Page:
MUSIC

 

For those experiencing a rejection from their home, whether that be from political disagreement, familial discord, cultural bigotry, or something else, their feelings towards their home can be quite complicated. How is one supposed to feel towards a place that rejects a person that it helped to shape and create in the first place? In this piece, the electronics represent the environment and the violin represents the individual. The two parts begin in harmony, until they experience a rift that puts them at odds with each other for most of the piece. After this, each part makes sense on its own but creates dissonance when put together; this discordance causes pain that then creates dissonance within each element until they are resolved together.

"A Volcano in Michigan"

performed by Anju Goto

If humans continue to hurt our planet at the rate which we are currently doing so, Earth’s future will be disastrous. However, climate change is not only something which our grandchildren will have to worry about; it has already affected us within our own lifetimes. I decided to research fatal weather events in America from 1970 to present, specifically hurricanes and wildfires which killed 10 people or more. Using data from the EMDAT database, I found that there has been an exponential rise in these events in the past 49 years. While there are many factors that tie into the rise of fatal catastrophic weather events besides climate, such as increased migration to coastal regions, according to GlobalChange.gov, part of the increased power of hurricanes comes from higher surface sea temperatures. For this piece, I scaled all of these events out onto a timeline and found footage from each natural disaster. For every disaster, a percussionist rolls for a duration scaled out to the amount of people killed. Breaking is meant to serve as a reminder of how we are actively reliant on a stable climate; it is not the responsibility of future generations to take care of our planet, but ours right now.

"Breaking"

performed by Yanal Tchelepi, Cabel Smit, Alex Chen, John Cavalier, and me, visuals by me

"Frances"

performance and visuals by me

What would I want to look like had I never been told what I wanted? How comfortable would I feel in my own skin if the world had not constantly told me to be uncomfortable? I feel guilty wanting to look “good,” because why should I want that? How could it possibly be healthy for me to care so much about fitting within a standard that I can never possibly achieve? That nobody can? I feel like I don’t fully own my own body; I cannot shake the allure of fitting into the extremely narrow definition of beauty which our society has so glorified, and at the same time I know who I am and am upset with my failure to internalize my own autonomy. There is a certain kind of frustration to never knowing, truly, to your core, what would make you happy.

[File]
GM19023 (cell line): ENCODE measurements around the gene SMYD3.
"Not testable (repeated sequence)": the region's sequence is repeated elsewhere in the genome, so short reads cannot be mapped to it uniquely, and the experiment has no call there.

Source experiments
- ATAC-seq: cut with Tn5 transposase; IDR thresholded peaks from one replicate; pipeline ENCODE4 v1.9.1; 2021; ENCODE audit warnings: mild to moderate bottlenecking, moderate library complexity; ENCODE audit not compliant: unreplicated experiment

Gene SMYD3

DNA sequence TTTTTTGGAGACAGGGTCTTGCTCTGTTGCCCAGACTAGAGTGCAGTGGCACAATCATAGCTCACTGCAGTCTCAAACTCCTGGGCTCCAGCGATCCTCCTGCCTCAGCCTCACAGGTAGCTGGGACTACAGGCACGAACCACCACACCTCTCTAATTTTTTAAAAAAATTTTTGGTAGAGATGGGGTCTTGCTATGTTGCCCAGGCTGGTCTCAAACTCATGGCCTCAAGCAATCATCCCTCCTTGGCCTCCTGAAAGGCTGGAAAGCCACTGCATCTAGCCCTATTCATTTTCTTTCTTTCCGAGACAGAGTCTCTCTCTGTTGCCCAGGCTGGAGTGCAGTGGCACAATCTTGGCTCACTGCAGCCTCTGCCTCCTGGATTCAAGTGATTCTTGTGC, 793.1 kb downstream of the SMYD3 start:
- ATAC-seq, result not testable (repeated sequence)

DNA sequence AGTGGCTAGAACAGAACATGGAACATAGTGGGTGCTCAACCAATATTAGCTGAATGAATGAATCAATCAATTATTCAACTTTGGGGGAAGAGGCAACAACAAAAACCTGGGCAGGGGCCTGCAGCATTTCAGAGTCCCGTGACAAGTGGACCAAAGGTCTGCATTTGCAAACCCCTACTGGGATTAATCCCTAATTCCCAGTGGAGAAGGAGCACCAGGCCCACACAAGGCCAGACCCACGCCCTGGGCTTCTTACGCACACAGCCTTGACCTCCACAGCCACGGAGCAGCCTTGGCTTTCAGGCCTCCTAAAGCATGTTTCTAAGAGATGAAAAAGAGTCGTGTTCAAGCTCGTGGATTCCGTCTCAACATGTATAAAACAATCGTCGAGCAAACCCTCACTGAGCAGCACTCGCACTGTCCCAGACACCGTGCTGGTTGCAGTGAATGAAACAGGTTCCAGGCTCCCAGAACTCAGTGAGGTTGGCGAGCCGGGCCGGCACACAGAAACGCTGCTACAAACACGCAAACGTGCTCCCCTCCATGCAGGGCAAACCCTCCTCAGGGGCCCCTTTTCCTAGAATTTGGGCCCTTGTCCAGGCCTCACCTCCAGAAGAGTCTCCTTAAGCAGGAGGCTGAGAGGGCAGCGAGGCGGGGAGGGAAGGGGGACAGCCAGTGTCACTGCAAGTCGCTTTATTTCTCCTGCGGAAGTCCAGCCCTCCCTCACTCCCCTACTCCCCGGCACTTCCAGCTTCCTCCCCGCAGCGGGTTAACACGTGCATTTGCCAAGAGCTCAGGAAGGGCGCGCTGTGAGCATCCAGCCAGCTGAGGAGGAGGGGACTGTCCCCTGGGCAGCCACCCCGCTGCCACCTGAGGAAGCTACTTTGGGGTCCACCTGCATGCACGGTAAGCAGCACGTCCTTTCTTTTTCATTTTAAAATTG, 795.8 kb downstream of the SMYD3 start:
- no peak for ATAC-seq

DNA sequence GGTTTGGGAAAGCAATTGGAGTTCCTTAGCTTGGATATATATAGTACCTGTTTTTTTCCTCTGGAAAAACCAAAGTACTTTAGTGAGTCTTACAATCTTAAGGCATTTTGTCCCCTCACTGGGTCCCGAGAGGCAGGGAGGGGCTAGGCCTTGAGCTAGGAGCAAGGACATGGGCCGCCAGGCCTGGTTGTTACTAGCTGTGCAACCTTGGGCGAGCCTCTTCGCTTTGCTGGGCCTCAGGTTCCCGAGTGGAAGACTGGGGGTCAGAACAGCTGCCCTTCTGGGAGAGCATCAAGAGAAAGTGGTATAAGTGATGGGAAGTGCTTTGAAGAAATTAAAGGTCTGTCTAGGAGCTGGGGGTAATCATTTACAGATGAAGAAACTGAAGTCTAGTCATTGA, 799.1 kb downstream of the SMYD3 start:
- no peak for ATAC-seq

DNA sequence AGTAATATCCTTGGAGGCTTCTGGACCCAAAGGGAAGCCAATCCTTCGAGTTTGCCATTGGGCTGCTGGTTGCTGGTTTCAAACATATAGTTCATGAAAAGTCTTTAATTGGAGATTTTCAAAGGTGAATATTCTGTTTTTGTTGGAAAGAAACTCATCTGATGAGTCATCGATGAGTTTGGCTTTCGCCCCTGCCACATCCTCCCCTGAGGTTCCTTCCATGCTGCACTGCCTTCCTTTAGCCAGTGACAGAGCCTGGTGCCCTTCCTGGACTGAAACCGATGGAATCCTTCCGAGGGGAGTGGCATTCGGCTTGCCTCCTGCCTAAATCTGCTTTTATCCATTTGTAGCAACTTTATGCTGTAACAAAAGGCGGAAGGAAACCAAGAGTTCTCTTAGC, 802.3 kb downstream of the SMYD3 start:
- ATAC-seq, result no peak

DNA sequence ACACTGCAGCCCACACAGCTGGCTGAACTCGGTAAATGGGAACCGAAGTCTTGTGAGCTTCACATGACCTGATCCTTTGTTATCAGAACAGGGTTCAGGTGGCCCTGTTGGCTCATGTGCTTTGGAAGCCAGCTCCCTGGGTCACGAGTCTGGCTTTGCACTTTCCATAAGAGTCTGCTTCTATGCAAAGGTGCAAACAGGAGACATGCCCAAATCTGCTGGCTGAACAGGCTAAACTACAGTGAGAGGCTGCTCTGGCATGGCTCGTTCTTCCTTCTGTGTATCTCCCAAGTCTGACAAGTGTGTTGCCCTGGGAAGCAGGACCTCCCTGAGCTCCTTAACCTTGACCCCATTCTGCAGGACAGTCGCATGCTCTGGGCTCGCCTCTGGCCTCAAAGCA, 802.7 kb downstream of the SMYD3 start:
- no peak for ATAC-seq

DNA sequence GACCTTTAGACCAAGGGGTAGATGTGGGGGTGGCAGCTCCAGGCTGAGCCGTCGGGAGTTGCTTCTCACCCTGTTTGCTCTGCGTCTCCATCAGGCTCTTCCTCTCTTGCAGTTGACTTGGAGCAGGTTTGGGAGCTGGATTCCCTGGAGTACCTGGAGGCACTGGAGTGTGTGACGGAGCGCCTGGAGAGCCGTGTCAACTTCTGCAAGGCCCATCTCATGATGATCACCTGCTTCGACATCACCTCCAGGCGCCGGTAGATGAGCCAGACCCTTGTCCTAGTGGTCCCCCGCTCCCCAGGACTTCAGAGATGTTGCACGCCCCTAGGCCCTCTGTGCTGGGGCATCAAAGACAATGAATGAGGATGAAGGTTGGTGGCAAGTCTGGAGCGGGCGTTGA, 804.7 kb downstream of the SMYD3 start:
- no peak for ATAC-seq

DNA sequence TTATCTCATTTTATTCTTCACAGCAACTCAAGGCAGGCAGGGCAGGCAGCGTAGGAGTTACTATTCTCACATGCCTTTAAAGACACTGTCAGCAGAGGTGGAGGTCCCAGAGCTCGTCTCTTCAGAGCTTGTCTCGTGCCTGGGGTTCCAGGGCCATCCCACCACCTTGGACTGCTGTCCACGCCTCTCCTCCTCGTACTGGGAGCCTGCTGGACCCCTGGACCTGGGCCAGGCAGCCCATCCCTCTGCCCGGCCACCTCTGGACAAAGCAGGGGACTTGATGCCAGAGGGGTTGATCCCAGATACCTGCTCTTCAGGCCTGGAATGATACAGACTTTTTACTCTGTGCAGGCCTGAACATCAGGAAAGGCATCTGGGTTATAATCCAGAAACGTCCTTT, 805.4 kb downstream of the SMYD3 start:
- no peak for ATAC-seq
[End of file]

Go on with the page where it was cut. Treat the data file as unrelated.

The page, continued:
To create this work, I built a vocoder in Max/MSP which analyzes the prevalent frequency at 34 different bands of a specific track and then tunes the corresponding bands of a separate track to those frequencies. I have chosen the song “Young and Beautiful” by Lana del Rey as the track to analyze because of its popularity as well as the subject matter of its lyrics. The song which I will autotune is a track of noise music which I have created made from a combination of synth sounds and sounds from my field recorder recorded randomly over the past several years. Whether or not you find the noise to be beautiful is up to you, however, beautiful or not, it is a true representation of who I am. I will perform this work by slowly dissolving away the autotune, because no matter how long I work in Max, I will never be able to make noise music actually sound like Lana Del Rey. I hope that the process of letting go of this convoluted and Sisyphean attempt to make crazy noise music sound like a pop track can help me to let go of my attempt to conform to our rigid standards of beauty; a task just as unattainable.

"Toccata"

performed by Joseph Gray and me, visuals by me

For musicians, performance is an inescapable part of life. For many people, it has the distinct quality of being terrifying, while simultaneously extremely rewarding. In a performance, the musician often becomes their own worst enemy—the presence of listeners can stir up tsunamis of self-doubt in even the most prepared of musicians. So the question becomes: who will win? The hours upon hours of practice one has devoted to perfecting a few minutes of music, or that same person’s own anxiety?

Toccata, therefore, explores this internal battle between a musician’s desire to perform and their anxiety in doing so. The violinist’s beginning hint at self-doubt is reflected back to them in the form of live electronic processing, which represents the performer’s perceived judgement by the audience. This perceived outside pressure only feeds the performer more self-doubt, which in turn feeds their fear of judgement, and this cycle continues to unfold as an increasingly more violent battle inside the performer’s head. However, with growing confidence one’s perspective on performing can shift, and in the end judgement may prove to be more inspiring than terrifying…

 

"Space Cult!" for fictional video game "Dreki"

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